Dedicating Photograph Smile to Bassanini only makes the significance of this relationship more pertinent to the man Julian Lennon has become. "He was the one who took me to school, fed me, clothed me. He took me to the movies and that kind of stuff. He was the kind of man who enjoyed every moment of his life and wanted everyone to enjoy it too. I try and live by those statements. It's a little difficult, of course. He was very much an ideal--life is too short, so enjoy it while you can. That meant a lot to me."

While fans loyal to his famous father would prefer a more idealized, flawless portrayal of John Lennon, his eldest son reflects on him as a very human being. Pointing out that both of his parents were young when they married, he explains, "That obviously figures into it and that is why in trying to resolve things in life I have to look at every angle and realize, my God, he was only in his early 20's! In the situation that he was in--being the first Beatle to have a wife and kids that were not supposed to exist anyway. And the fame that came along so quickly...that's got to be a tough situation to be in." He's matter-of-fact when he says, "I just feel that as a father, what John Lennon gave to me was what not to do. As a father. That was probably the biggest learning point I got from him as a human, as a father, how not to treat your wife and kids. There's a great level of forgiveness there, but there is also a great level of anger as in 'Why didn't he figure it out? Why didn't he understand sooner?' Which is what makes me feel bitter and angry at times. Unfortunately, the one thing that will never be resolved in my life is that. Which is an uncomfortable thing to have hanging on your shoulders. And, a very awkward thing."

But his discomfort is much lighter and less evident today than it was when he began his education in the music business back in 1984. Like going to college, his first 15 years in the industry were tough. A self-assured individual, he speaks with knowing and excitement about his new project. Believing that this is really his first record, the one that is most truly him, he says of the recording process, "I was finally putting myself in a place where there wasn't going to be any intrusion into the work I was doing. That allowed me to get on with it in the most natural way possible. There was nobody knocking at the door saying it wasn't commercial enough or it wasn't up-tempo enough."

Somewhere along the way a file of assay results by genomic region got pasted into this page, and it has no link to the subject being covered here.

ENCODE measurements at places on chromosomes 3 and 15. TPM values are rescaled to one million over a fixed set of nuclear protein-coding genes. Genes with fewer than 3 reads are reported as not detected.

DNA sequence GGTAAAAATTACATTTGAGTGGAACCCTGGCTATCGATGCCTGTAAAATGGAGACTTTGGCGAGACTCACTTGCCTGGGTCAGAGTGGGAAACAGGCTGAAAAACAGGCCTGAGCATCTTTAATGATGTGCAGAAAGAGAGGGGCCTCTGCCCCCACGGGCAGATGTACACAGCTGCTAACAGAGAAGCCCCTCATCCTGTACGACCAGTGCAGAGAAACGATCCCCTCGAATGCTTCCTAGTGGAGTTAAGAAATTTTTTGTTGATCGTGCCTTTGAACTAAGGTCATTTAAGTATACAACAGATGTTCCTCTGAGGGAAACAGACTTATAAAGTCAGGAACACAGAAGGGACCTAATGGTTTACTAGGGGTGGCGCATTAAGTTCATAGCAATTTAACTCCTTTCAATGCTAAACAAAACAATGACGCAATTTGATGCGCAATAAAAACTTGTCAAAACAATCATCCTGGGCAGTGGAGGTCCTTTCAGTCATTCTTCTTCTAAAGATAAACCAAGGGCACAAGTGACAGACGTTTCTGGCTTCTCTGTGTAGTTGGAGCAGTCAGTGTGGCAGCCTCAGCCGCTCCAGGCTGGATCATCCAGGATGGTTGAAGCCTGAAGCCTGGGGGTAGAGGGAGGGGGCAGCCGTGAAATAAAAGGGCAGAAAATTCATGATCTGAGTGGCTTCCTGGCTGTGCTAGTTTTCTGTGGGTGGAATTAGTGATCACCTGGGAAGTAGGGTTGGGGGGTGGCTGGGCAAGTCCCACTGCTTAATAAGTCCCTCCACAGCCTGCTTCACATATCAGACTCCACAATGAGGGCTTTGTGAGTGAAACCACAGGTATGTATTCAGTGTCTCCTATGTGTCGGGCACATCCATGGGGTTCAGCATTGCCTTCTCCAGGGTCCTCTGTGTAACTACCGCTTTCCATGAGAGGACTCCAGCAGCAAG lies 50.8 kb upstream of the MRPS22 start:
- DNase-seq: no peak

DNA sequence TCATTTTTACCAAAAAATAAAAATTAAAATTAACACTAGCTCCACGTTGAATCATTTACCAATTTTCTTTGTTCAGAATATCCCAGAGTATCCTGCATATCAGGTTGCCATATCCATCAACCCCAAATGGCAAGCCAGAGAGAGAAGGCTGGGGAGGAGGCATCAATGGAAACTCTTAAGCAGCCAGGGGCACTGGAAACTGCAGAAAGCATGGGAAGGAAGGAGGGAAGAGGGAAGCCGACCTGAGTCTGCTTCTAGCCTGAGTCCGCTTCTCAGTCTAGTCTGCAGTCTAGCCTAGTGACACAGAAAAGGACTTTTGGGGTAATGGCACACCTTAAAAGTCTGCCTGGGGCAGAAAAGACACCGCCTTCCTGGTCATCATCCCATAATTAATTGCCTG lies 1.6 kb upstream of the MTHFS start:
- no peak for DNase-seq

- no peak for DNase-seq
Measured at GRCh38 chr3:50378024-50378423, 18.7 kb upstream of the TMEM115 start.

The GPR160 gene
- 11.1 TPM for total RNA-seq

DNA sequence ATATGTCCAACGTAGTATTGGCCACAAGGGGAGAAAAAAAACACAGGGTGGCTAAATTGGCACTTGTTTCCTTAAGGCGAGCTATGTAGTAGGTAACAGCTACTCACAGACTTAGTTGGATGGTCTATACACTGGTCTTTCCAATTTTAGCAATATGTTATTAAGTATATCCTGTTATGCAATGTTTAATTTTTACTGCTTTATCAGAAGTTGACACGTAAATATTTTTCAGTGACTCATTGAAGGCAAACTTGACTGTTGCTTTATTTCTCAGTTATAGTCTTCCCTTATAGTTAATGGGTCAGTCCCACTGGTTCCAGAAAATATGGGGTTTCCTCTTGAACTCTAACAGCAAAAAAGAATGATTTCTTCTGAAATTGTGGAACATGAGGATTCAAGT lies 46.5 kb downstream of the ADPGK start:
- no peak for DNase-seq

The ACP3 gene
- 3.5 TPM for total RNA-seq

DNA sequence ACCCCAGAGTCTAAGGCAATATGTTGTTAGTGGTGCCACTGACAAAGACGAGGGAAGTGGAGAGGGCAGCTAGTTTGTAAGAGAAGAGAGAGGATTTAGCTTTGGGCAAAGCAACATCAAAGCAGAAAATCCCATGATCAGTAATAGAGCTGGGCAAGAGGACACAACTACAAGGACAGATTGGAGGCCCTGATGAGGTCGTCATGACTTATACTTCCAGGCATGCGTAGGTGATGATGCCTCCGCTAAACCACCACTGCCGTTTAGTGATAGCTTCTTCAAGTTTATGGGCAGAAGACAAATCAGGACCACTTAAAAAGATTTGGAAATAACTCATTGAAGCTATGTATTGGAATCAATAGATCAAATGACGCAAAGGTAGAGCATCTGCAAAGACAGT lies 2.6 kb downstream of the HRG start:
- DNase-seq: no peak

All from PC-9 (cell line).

As for the contents of the material on Photograph Smile he confesses, "To a degree, I would say a majority of the album is personal. But there are some commercial elements to it, of course." Laughing, he adds "Unless you never want to be heard again you have to add some of that into it. But, I try and keep it as real and as honest and as new as possible."

Co-producing the project with his Music From Another Room partner, Bob Rose, gives Lennon another reason to be so pleased with Photograph Smile. Rose, whose own credits include the legendary Roy Orbison, has proven to be a perfect in-studio counterbalance for Lennon.

With songs that are melodically strong as well as with lush lyrics that are made bold by the sturdy harmony evident in his style, Lennon proves himself to be an adept, well rounded artist, songwriter and performer. He also displays the kind of talent for melody that is more akin to the kind of music associated with Paul McCartney as opposed to the rebellious style of his late father. Listeners familiar with the music of the Beatles will find several instances where Lennon purposefully tips his hat to the Beatles as he does on "Day After Day" ("Fool On the Hill") or "I Don't Want to Know" ("Hard Day's Night"). But, as he has already confessed, this is part of who he is and part of the music he makes.

What about the influence of Paul McCartney? Is there a connection? "Yeah, very much so. You see, Paul's truly the melodic one. Dad's always been the raw aggressor, which I do like as well. But, I've always had an ear for melody whether it be instrumental like Keith Jarrett or listening to bands like Steely Dan or Don Henley, the Doobie Brothers--people like that. If any comparisons are to be made, particularly arrangement-wise, I would say it leans much more towards Paul. A lot of people don't get that. But, it's true."

Lennon's catchy-yet-light "Kiss Beyond the Catcher," an appealing upbeat pop number that stands in sharp contrast to the rest of the album, is very much like something the clever McCartney might write in a moment of whimsy. Lennon, who describes himself as a storyteller, says, "It almost didn't end up on the album." Admittedly, the song is as much a part of Lennon as the darker tunes, "There are times when it's me, when I'm carefree."